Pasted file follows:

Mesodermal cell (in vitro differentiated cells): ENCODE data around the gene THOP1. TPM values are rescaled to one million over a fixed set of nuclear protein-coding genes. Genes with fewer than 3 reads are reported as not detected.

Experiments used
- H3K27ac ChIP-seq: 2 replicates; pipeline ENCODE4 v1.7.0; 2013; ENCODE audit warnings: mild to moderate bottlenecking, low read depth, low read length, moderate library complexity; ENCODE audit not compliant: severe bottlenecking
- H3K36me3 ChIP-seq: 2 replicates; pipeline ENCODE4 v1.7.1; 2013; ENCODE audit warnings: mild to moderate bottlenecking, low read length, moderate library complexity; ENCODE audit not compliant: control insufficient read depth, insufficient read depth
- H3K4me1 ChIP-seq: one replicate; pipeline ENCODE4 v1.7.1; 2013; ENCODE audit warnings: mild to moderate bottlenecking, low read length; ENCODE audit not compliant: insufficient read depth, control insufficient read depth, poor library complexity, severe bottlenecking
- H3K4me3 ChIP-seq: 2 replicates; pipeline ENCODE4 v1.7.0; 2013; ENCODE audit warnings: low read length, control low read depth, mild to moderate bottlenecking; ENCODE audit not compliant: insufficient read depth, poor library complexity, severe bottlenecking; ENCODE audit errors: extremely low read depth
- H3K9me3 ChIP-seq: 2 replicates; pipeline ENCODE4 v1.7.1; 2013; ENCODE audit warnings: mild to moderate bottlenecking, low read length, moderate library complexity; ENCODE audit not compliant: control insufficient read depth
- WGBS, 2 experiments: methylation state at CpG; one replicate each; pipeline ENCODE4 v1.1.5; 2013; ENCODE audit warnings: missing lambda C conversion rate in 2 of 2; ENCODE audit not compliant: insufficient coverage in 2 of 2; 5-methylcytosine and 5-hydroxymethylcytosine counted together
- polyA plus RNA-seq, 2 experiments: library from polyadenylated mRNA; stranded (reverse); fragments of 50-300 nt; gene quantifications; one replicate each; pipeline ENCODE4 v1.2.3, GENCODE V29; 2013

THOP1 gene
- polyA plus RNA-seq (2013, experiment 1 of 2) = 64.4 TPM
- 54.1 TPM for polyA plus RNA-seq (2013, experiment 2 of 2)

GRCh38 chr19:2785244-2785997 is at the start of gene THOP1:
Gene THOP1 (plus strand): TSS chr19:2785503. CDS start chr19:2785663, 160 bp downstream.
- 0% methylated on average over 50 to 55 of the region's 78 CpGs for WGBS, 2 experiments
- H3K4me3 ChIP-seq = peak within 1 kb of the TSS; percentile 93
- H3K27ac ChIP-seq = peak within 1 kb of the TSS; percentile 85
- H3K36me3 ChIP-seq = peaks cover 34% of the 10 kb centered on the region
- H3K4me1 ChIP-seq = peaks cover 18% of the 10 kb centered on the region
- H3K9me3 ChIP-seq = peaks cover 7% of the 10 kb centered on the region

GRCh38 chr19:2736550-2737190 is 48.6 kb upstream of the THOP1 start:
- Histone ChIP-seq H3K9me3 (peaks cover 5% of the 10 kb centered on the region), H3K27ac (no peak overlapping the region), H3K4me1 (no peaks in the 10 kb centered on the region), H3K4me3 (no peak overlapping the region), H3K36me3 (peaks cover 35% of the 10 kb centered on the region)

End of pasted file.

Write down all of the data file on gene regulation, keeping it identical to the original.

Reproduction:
Mesodermal cell (in vitro differentiated cells): ENCODE data around the gene THOP1. TPM values are rescaled to one million over a fixed set of nuclear protein-coding genes. Genes with fewer than 3 reads are reported as not detected.

Experiments used
- H3K27ac ChIP-seq: 2 replicates; pipeline ENCODE4 v1.7.0; 2013; ENCODE audit warnings: mild to moderate bottlenecking, low read depth, low read length, moderate library complexity; ENCODE audit not compliant: severe bottlenecking
- H3K36me3 ChIP-seq: 2 replicates; pipeline ENCODE4 v1.7.1; 2013; ENCODE audit warnings: mild to moderate bottlenecking, low read length, moderate library complexity; ENCODE audit not compliant: control insufficient read depth, insufficient read depth
- H3K4me1 ChIP-seq: one replicate; pipeline ENCODE4 v1.7.1; 2013; ENCODE audit warnings: mild to moderate bottlenecking, low read length; ENCODE audit not compliant: insufficient read depth, control insufficient read depth, poor library complexity, severe bottlenecking
- H3K4me3 ChIP-seq: 2 replicates; pipeline ENCODE4 v1.7.0; 2013; ENCODE audit warnings: low read length, control low read depth, mild to moderate bottlenecking; ENCODE audit not compliant: insufficient read depth, poor library complexity, severe bottlenecking; ENCODE audit errors: extremely low read depth
- H3K9me3 ChIP-seq: 2 replicates; pipeline ENCODE4 v1.7.1; 2013; ENCODE audit warnings: mild to moderate bottlenecking, low read length, moderate library complexity; ENCODE audit not compliant: control insufficient read depth
- WGBS, 2 experiments: methylation state at CpG; one replicate each; pipeline ENCODE4 v1.1.5; 2013; ENCODE audit warnings: missing lambda C conversion rate in 2 of 2; ENCODE audit not compliant: insufficient coverage in 2 of 2; 5-methylcytosine and 5-hydroxymethylcytosine counted together
- polyA plus RNA-seq, 2 experiments: library from polyadenylated mRNA; stranded (reverse); fragments of 50-300 nt; gene quantifications; one replicate each; pipeline ENCODE4 v1.2.3, GENCODE V29; 2013

THOP1 gene
- polyA plus RNA-seq (2013, experiment 1 of 2) = 64.4 TPM
- 54.1 TPM for polyA plus RNA-seq (2013, experiment 2 of 2)

GRCh38 chr19:2785244-2785997 is at the start of gene THOP1:
Gene THOP1 (plus strand): TSS chr19:2785503. CDS start chr19:2785663, 160 bp downstream.
- 0% methylated on average over 50 to 55 of the region's 78 CpGs for WGBS, 2 experiments
- H3K4me3 ChIP-seq = peak within 1 kb of the TSS; percentile 93
- H3K27ac ChIP-seq = peak within 1 kb of the TSS; percentile 85
- H3K36me3 ChIP-seq = peaks cover 34% of the 10 kb centered on the region
- H3K4me1 ChIP-seq = peaks cover 18% of the 10 kb centered on the region
- H3K9me3 ChIP-seq = peaks cover 7% of the 10 kb centered on the region

GRCh38 chr19:2736550-2737190 is 48.6 kb upstream of the THOP1 start:
- Histone ChIP-seq H3K9me3 (peaks cover 5% of the 10 kb centered on the region), H3K27ac (no peak overlapping the region), H3K4me1 (no peaks in the 10 kb centered on the region), H3K4me3 (no peak overlapping the region), H3K36me3 (peaks cover 35% of the 10 kb centered on the region)